According to WorkBoat.com, this hundred-year-old ferry served under the Ellis Island immigration center in New York Harbor and is now being given a $1.25 million jumpstart on a new life as someone’s private houseboat.
Currently listed on the market, the Yankee comes with a rich history trailing behind it all the way back to 1907. Originally christened the Dida in Philadelphia, Pa., its first of many hats was that of steam-powered ferry. During World War I, the Dida then spent time as patrol boat and troop carrier Machigonne in Boston Harbor. U.S. immigration authorities took it over from 1921 to 1929 so it could serve as the Ellis Island ferry. Throughout the 1930s, this 147-foot vessel spent time as Hook Mountain, a New York tour boat, before World War II brewed and it was used by the Navy as a ferry for the Philadelphia Navy Yard.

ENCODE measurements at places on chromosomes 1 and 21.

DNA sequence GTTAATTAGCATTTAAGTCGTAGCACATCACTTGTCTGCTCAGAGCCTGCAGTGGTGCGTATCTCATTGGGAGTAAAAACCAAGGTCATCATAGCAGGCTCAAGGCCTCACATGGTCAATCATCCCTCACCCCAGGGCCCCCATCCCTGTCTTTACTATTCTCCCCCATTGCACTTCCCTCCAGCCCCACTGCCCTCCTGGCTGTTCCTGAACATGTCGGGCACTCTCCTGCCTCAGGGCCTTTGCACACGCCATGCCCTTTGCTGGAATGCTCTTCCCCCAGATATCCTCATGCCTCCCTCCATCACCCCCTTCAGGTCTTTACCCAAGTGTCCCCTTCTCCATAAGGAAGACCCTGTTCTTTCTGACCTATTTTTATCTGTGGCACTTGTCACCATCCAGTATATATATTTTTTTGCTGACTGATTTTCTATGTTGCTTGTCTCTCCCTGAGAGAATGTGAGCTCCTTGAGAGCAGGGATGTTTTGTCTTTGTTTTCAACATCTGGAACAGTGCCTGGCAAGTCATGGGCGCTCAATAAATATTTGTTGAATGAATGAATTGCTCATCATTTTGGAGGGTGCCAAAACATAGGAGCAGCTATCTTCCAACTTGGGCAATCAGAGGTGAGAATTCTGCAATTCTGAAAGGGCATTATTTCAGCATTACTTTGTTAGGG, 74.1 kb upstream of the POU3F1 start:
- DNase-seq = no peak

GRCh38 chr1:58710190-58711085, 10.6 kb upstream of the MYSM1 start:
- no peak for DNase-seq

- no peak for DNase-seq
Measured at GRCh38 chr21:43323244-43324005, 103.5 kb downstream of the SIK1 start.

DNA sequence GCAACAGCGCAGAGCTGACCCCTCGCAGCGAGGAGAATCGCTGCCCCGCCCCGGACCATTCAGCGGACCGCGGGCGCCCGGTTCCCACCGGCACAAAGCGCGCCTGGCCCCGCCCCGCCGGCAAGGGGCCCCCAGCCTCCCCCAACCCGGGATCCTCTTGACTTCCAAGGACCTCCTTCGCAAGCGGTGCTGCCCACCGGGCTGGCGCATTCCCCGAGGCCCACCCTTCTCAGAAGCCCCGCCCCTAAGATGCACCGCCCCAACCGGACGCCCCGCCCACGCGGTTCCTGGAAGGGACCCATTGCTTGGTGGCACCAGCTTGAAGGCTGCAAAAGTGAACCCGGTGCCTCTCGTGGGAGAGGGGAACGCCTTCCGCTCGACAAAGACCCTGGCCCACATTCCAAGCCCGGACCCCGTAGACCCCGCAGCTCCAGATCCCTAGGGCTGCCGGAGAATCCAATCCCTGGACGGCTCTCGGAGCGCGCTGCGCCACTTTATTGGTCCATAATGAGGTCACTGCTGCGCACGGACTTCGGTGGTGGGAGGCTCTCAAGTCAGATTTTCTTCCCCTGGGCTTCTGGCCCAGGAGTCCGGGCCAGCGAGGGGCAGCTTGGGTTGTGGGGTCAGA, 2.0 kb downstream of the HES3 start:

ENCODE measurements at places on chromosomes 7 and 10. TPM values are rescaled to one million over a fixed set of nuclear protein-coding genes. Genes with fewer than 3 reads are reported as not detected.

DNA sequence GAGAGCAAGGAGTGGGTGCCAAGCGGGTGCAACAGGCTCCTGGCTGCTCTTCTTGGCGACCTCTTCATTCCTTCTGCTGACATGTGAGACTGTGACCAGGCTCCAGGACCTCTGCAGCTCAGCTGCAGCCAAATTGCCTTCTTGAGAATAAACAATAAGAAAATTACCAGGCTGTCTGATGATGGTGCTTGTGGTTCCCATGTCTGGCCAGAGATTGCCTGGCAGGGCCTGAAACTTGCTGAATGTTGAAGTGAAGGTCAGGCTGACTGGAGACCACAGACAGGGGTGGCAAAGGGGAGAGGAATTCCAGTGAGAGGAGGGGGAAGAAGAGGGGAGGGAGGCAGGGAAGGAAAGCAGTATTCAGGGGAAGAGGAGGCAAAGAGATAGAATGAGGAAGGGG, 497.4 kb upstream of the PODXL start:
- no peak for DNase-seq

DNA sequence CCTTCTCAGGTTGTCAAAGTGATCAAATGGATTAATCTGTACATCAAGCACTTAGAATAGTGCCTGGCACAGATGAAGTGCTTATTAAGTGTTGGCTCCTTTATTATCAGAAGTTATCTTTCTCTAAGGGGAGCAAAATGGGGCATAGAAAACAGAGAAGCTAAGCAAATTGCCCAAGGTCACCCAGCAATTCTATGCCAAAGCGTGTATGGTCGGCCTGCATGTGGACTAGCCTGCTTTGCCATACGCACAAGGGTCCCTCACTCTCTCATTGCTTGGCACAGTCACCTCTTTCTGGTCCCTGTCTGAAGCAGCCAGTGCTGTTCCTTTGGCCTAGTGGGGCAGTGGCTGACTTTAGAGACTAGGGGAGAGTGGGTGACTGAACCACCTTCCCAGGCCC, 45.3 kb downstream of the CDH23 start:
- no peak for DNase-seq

We’re getting close to the finish line now! After the war, the government sold it in 1947. Re-christened the Yankee, this boat’s original 450-hp steam engine was swapped for a General Motors 12-567A diesel. In 1992, it was added to the national Register of Historic Places.
After a period of inactivity, the Yankee was bought by Jim Gallagher, who had plans to restore this old boat to its glory days. He worked on it until 2003, when Victoria and Richard MacKenzie-Childs took it under their wing and continued the restoration work to this day, when it’s officially ready for the market.
With five staterooms, a full bath, a gorgeous galley, and unbelievable space for hosting some pretty incredible dinner parties, the Yankee has been inspected and approved for private dockside use. With a story like this, it must be nice to retire somewhere in peace and quiet. You can check out more info at WorkBoat.com.
Photos courtesy of Franklin Ruttan Brokers